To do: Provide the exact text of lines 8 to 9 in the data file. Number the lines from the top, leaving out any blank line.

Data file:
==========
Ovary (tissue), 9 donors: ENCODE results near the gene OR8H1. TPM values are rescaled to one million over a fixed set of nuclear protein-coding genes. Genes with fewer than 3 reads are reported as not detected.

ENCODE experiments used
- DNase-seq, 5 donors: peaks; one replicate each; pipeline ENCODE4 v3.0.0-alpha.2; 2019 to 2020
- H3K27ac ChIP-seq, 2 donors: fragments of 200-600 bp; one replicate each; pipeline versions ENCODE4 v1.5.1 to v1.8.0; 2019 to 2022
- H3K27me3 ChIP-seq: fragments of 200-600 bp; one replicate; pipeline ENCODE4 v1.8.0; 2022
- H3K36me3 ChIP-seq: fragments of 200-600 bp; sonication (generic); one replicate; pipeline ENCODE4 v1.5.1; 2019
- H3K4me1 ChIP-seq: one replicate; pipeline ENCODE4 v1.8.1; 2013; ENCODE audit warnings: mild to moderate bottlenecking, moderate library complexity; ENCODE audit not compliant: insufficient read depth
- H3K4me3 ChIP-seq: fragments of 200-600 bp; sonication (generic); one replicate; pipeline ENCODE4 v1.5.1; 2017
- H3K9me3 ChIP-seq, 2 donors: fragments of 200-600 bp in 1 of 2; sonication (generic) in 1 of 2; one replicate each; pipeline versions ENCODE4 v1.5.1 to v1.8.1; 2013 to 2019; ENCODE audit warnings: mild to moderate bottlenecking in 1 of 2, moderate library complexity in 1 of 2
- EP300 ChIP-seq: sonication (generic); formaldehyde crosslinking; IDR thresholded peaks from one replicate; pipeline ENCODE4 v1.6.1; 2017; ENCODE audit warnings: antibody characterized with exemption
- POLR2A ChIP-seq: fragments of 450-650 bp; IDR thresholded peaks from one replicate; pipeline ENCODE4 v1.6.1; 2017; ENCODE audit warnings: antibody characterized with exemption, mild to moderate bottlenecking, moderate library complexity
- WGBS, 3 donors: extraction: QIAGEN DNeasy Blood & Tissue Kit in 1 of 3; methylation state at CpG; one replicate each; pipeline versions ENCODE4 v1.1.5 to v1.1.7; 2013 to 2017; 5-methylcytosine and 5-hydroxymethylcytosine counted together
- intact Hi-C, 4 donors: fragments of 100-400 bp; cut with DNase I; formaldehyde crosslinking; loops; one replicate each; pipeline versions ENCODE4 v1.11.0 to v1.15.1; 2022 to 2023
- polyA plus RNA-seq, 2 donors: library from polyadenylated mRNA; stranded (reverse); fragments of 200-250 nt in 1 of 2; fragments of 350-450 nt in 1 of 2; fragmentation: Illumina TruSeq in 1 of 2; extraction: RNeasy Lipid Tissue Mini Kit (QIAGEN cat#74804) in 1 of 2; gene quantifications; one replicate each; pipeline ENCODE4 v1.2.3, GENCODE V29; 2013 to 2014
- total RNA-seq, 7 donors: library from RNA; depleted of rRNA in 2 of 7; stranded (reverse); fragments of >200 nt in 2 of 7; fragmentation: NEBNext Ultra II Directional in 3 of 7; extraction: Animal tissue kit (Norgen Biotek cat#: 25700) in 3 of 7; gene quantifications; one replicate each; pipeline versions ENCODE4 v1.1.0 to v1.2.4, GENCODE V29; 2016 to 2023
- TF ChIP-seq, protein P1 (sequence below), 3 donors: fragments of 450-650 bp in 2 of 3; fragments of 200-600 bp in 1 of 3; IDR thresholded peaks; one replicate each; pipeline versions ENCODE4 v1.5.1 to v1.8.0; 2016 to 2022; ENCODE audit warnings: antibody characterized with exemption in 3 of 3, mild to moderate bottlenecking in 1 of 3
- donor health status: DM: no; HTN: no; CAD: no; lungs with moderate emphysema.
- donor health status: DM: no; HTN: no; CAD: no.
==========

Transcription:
- H3K4me3 ChIP-seq: fragments of 200-600 bp; sonication (generic); one replicate; pipeline ENCODE4 v1.5.1; 2017
- H3K9me3 ChIP-seq, 2 donors: fragments of 200-600 bp in 1 of 2; sonication (generic) in 1 of 2; one replicate each; pipeline versions ENCODE4 v1.5.1 to v1.8.1; 2013 to 2019; ENCODE audit warnings: mild to moderate bottlenecking in 1 of 2, moderate library complexity in 1 of 2